Large Experience Shows Improvements in Specific Migraine Symptoms and 'Triggers', Reports Plastic and Reconstructive Surgery

PHILADELPHIA — For patients with migraine headaches associated with a temporal "trigger site," a surgical technique specifically addressing that site provides excellent headache relief, according to an experience reported in the April issue of Plastic and Reconstructive Surgery®, the official medical journal of the American Society of Plastic Surgeons (ASPS).

ASPS Member Surgeon Dr. Bahman Guyuron and colleagues of University Hospitals Case Medical Center, Cleveland, report their 10-year experience with "surgical deactivation" in patients with for temporal migraine headache (TMH).

"These results provide strong support for the efficacy of surgery to reduce TMH frequency, duration, and severity," the researchers write.

High Success Rate with Surgery for Temporal Migraine Headache

The study included 246 patients undergoing surgery for TMH, performed by Dr. Guyuron, between 2000 and 2011. Dr. Guyuron developed the surgical deactivation approach after noticing that some migraine patients had reduced headache activity after cosmetic forehead-lift procedures.

Dr. Guyuron has developed surgical techniques targeting the muscles or nerves that produce pain in four trigger sites. In patients with TMH, headaches result from muscle contraction around a specific nerve located at the side of the head (temple). Site-specific surgical deactivation disconnects this nerve to prevent it from triggering headaches.

Before surgery, the temporal trigger site was confirmed by testing with botulinum toxin A (Botox), or sometimes by specific patterns of symptoms. Most patients also underwent surgery for additional migraine trigger sites (for example, frontal migraine) at the same time.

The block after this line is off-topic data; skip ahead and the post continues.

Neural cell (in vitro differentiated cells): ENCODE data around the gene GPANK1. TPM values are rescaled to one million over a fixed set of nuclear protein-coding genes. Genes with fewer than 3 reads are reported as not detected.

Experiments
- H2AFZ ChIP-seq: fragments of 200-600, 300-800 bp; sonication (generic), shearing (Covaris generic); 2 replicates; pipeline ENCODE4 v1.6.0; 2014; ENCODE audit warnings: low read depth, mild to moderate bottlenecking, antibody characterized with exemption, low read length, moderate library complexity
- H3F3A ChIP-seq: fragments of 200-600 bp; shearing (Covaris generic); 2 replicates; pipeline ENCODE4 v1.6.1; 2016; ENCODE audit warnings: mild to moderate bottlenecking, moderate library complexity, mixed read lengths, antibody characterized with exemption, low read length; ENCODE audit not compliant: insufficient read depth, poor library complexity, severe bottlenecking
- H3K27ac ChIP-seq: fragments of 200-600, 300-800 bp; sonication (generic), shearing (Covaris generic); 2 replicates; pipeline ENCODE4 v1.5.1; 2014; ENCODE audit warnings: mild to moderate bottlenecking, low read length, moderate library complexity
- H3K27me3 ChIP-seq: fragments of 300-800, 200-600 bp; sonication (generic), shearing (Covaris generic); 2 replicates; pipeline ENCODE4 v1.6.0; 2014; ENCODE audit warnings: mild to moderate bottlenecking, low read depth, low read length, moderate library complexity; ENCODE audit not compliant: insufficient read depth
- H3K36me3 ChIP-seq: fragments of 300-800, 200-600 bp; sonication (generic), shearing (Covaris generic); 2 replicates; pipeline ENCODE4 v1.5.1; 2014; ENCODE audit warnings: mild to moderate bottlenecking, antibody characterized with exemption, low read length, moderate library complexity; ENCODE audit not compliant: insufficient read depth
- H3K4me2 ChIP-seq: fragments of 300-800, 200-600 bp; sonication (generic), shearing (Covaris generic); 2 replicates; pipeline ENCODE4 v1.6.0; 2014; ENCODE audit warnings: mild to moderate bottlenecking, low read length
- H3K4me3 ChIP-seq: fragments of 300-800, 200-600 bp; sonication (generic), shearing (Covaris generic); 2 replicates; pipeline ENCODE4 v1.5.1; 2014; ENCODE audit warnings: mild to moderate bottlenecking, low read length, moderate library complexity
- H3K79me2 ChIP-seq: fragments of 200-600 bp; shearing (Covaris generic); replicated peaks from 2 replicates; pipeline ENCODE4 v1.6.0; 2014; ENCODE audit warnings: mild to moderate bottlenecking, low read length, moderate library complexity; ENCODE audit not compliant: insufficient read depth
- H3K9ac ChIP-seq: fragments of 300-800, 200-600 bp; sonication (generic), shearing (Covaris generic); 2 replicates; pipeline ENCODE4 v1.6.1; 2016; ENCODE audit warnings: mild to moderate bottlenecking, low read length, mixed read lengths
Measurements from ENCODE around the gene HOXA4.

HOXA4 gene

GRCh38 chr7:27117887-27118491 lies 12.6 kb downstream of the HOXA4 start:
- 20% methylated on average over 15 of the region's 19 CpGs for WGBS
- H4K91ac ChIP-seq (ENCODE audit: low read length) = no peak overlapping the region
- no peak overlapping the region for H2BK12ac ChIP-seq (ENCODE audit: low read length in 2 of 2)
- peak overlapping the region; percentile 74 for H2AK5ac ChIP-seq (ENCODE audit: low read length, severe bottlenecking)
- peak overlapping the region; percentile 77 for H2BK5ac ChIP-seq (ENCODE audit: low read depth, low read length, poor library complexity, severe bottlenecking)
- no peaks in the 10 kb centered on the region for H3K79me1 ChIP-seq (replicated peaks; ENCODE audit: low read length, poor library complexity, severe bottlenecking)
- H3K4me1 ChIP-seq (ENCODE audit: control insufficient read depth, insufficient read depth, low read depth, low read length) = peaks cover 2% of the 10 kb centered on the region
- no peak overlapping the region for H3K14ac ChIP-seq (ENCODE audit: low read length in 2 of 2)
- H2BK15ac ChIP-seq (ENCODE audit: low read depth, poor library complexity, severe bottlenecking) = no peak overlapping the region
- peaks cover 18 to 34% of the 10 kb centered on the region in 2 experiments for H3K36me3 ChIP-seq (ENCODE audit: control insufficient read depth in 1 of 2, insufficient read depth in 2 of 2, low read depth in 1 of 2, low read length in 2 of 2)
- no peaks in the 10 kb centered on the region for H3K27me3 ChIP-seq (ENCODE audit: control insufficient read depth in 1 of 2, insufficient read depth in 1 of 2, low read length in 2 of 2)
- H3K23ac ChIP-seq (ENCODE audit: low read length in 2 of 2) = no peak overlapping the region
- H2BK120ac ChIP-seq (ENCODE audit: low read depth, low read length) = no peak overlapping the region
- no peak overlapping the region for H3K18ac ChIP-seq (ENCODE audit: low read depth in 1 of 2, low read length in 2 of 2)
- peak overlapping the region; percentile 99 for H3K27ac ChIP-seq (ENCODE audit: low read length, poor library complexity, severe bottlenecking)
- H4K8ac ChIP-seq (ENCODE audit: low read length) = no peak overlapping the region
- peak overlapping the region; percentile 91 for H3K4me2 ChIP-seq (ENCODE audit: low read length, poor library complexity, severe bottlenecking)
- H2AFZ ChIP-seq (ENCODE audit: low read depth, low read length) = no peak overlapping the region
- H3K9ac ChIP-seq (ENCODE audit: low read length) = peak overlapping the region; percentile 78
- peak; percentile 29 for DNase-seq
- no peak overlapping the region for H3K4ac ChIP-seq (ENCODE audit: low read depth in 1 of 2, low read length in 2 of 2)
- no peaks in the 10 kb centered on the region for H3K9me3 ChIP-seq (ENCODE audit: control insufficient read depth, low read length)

Temporal migraine surgery resulted in significant improvement in headache symptoms. Surgery was rated successful in 85 percent of patients, with at least 50 percent improvement in TMH. In 55 percent of patients, temporal headaches were eliminated completely.

New Insights into Specific TMH Symptoms and Triggers

Overall, TMH frequency was reduced by an average of 68 percent, headache duration by 41 percent, and headache severity by 66 percent. The results were similar regardless of age, sex, or follow-up time.

The study also identified several specific TMH symptoms and migraine "triggers" that were relieved or eliminated by surgery. The symptoms included being bothered by light and noise, difficult concentrating, blurring vision, and drooping eyelid (ptosis).

Migraine triggers that were improved by surgery included letdown after stress, air travel, bright light, loud noises, fatigued, weather changes, and certain smells.

The study is the largest to examine the results of surgical deactivation for TMH. The results strongly support the effectiveness of the procedure—nearly all patients had significantly reduced headache activity and more than half gained complete relief from TMH.

The information on specific symptoms and triggers associated with TMH is valuable for identifying migraine trigger sites, Dr. Guyuron and coauthors. In at least some cases, this may allow accurate diagnosis while avoiding the additional and costly step of testing with Botox injection. The researchers write, "Future research will describe outcomes and associated symptoms and triggers for each of the other surgical sites."

Plastic and Reconstructive Surgery is published by Lippincott Williams & Wilkins, part of Wolters Kluwer Health.

About Plastic and Reconstructive Surgery

For more than 60 years, Plastic and Reconstructive Surgery (PRS)® has been the one consistently excellent reference for every specialist who uses plastic surgery techniques or works in conjunction with a plastic surgeon. The official journal of the American Society of Plastic Surgeons, PRS brings subscribers up-to-the-minute reports on the latest techniques and follow-up for all areas of plastic and reconstructive surgery, including breast reconstruction, experimental studies, maxillofacial reconstruction, hand and microsurgery, burn repair, and cosmetic surgery, as well as news on medico-legal issues.

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About ASPS

The American Society of Plastic Surgeons (ASPS) is the world's largest organization of board-certified plastic surgeons. Representing more than 7,000 Member Surgeons, the Society is recognized as a leading authority and information source on aesthetic and reconstructive plastic surgery. ASPS comprises more than 94 percent of all board-certified plastic surgeons in the United States. Founded in 1931, the Society represents physicians certified by The American Board of Plastic Surgery or The Royal College of Physicians and Surgeons of Canada. ASPS advances quality care to plastic surgery patients by encouraging high standards of training, ethics, physician practice and research in plastic surgery. 

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